A popular sport in the country, it uses stand-up striking techniques along with various other clinching techniques. Two boxers, dressed in blue and red shorts took their positions, and from the word go went at each other. The boxers use their entire bodies, rotating the hip with each kick, punch, elbow and block.

The Thais take their boxing very seriously and the arena was packed, with a cacophony of fans and enthusiasts cheering, clapping and whistling.

The next day, on the must-see list were the Emerald Buddha temple and Grand Palace. So, off we went after breakfast.

Bangkok had been relatively cool when we arrived in the night, but by mid-morning it was warm and sultry. The Emerald Buddha is only about 2.16 feet tall, but it’s beautiful and carved from a single block of jade. It is said to have been found hidden in a temple in the early 1400s, and is believed to bring luck. There was a huge crowd of locals and tourists waiting to catch a glimpse, so we had to wait for half an hour before we could enter.

The shrine, built in 1782, is a part of the Grand Palace complex. The Grand Palace itself is the home of the Thai royal family, the court as well as the administrative wing of the government. And while we were temple-hopping, a tuk-tuk took us to Wat Po, or the Temple of the Reclining Buddha. It is the largest temple in Bangkok and the huge reclining statue, inlaid in gold, is 46 metres long. The novelty is that you can only see parts of the statue through windows placed at intervals.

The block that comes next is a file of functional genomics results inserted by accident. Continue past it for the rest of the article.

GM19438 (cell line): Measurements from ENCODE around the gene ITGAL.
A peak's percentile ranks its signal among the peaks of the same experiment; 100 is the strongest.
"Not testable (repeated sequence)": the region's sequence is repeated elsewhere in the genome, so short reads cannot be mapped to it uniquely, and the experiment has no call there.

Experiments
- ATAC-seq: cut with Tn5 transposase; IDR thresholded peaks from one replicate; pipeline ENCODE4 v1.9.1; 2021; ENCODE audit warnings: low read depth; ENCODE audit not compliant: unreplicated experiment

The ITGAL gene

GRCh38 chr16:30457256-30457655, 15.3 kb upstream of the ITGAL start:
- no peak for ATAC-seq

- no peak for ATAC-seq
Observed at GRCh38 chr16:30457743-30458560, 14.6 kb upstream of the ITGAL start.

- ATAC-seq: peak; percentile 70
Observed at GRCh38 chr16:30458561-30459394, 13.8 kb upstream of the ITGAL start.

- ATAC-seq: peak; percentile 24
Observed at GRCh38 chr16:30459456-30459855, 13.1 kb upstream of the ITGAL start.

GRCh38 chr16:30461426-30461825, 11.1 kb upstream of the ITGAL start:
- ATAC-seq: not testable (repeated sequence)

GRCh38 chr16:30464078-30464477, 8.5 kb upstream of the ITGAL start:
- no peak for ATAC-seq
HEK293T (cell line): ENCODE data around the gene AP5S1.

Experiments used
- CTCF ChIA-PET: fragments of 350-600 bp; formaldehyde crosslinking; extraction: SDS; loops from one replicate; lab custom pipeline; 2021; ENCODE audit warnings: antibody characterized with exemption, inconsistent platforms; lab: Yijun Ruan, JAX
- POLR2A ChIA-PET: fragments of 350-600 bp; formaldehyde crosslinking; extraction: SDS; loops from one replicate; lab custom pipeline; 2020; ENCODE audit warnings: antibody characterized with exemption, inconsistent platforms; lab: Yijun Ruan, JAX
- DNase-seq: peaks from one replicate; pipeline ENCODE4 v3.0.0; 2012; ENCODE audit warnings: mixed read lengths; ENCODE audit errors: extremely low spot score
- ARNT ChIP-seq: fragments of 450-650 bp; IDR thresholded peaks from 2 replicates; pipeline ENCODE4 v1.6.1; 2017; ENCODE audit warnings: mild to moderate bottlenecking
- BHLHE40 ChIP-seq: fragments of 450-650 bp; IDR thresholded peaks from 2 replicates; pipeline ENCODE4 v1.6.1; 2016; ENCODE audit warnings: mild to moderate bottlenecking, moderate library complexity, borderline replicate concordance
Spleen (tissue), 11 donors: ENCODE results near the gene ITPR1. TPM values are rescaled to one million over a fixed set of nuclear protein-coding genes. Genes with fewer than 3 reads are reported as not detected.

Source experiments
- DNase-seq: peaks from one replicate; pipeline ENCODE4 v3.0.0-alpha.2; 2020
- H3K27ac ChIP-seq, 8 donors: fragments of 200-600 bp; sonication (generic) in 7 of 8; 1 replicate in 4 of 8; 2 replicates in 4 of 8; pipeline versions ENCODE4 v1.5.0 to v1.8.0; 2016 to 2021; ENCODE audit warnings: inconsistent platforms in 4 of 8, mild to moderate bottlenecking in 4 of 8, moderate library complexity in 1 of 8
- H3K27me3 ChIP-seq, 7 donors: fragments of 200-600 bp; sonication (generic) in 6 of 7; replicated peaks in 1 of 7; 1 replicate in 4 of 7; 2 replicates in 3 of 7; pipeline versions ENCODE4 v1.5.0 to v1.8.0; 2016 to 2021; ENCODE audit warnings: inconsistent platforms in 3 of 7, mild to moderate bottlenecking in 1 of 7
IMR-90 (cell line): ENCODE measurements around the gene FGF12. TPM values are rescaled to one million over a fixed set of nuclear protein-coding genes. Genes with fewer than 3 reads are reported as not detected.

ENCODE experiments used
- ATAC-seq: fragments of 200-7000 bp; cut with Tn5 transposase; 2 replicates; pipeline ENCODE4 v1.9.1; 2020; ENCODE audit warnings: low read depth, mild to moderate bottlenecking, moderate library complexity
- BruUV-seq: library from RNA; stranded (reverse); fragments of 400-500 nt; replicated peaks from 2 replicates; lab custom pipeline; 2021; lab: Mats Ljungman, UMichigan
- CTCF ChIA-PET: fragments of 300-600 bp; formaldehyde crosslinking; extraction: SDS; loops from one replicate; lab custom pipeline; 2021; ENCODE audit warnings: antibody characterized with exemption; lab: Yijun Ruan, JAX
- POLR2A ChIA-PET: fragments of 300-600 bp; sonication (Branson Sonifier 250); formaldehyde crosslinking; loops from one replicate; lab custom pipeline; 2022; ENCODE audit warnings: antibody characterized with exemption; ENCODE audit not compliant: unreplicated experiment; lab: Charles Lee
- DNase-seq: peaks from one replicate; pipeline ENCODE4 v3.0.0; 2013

Next up was a boat trip across the Chao Phraya River, beginning at the port near the Grand Palace, and sailing past the Temple of Dawn and King Rama VII Bridge, before turning around. Along the way, vendors sidle up in little boats – floating stores of fruits, flowers, snacks and souvenirs. I picked up a few key rings for friends. What is striking is the relative order of life even in these decidedly poor surroundings.

For dinner we were in for a treat. The Sheraton Grande Sukhumvit was hosting us for a Dine in the Dark evening, and so, blindfolded, we were led to our table.

Chatting with our waiter Danny turned up a surprising fact – he was visually challenged. He handled the dishes – all the more challenging because there were some vegetarians among us – with aplomb, never making a mistake, or a wrong move.